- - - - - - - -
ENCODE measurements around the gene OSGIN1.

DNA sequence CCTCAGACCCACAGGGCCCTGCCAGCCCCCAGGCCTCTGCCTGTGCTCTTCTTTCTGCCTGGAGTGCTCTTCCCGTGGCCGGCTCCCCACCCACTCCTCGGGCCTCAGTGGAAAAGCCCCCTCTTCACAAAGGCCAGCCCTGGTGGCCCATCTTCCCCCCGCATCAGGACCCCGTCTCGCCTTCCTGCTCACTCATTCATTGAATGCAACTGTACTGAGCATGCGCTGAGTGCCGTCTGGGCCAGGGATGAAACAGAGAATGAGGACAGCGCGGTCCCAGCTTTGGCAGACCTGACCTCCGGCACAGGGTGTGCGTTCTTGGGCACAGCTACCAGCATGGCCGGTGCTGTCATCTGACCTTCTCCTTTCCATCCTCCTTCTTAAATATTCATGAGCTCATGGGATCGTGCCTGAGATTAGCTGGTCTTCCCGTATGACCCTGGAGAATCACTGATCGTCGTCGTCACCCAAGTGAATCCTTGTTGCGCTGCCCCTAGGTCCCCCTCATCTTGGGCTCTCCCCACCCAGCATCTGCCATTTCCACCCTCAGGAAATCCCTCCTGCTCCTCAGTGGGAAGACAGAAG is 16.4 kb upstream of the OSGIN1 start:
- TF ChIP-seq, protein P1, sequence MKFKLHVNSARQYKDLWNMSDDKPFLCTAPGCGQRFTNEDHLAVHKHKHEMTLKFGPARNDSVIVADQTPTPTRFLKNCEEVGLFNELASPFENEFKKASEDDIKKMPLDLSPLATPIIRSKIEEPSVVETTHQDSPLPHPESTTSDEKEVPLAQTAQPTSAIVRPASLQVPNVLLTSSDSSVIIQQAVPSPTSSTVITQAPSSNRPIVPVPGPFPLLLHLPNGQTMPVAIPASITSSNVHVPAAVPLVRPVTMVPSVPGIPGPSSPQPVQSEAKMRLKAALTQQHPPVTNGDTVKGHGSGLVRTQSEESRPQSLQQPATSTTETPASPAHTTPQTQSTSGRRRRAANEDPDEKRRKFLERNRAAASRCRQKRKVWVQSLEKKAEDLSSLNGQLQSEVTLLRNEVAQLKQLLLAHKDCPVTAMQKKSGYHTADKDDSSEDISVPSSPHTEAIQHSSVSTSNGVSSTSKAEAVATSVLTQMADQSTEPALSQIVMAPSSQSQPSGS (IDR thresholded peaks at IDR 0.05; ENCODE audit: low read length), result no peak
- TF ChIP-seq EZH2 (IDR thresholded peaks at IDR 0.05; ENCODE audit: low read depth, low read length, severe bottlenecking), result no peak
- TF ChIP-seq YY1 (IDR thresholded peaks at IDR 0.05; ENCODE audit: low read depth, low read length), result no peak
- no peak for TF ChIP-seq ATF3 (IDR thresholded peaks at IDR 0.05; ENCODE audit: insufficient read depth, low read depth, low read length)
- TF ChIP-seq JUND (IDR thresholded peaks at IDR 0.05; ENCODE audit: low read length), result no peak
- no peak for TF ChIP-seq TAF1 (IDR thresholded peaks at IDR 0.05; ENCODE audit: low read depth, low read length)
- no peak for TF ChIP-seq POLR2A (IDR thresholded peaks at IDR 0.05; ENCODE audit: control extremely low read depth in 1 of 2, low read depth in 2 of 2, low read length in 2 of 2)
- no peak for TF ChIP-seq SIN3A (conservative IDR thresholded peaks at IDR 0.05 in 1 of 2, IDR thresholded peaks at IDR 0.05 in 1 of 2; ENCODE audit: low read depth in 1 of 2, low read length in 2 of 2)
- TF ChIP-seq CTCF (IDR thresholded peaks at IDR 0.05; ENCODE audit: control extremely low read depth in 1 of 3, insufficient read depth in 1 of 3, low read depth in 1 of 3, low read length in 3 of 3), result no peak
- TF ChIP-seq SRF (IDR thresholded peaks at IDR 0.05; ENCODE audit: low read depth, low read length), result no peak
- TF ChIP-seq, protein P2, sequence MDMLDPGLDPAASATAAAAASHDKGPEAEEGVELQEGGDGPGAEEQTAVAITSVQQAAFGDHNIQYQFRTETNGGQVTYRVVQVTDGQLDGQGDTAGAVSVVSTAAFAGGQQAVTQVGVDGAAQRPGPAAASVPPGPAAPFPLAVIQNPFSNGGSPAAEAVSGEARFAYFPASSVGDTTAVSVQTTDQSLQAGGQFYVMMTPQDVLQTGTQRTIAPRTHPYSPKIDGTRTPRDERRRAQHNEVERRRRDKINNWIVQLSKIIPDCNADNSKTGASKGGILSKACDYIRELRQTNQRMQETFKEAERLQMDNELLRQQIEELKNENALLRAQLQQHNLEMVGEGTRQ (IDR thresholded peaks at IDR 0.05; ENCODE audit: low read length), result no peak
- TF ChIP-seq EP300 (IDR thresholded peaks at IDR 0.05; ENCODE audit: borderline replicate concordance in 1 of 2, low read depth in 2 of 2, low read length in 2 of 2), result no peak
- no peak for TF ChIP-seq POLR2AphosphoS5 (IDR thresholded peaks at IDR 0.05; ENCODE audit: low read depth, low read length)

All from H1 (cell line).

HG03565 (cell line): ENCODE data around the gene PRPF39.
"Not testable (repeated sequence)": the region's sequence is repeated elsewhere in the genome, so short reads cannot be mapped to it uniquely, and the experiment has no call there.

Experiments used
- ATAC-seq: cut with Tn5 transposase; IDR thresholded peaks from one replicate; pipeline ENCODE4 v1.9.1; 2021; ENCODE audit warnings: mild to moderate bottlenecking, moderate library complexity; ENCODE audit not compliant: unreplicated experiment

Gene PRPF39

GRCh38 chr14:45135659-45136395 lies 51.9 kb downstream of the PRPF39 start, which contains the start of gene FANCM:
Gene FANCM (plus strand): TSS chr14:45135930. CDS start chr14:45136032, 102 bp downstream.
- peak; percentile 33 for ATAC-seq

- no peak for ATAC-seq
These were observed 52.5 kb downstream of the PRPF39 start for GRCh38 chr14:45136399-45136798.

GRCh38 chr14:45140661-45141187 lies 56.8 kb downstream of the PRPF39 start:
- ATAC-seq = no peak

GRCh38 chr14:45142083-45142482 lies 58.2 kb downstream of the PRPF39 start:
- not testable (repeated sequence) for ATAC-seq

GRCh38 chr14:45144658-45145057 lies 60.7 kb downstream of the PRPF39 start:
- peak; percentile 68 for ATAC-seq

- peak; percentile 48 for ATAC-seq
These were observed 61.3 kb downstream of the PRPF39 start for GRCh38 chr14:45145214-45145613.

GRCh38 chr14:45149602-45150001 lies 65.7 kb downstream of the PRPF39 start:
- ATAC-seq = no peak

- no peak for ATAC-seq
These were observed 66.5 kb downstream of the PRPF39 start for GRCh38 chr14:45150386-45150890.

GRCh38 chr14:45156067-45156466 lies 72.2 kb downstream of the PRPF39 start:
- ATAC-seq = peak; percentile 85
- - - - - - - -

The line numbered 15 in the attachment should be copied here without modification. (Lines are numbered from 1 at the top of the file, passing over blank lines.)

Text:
- no peak for TF ChIP-seq POLR2AphosphoS5 (IDR thresholded peaks at IDR 0.05; ENCODE audit: low read depth, low read length)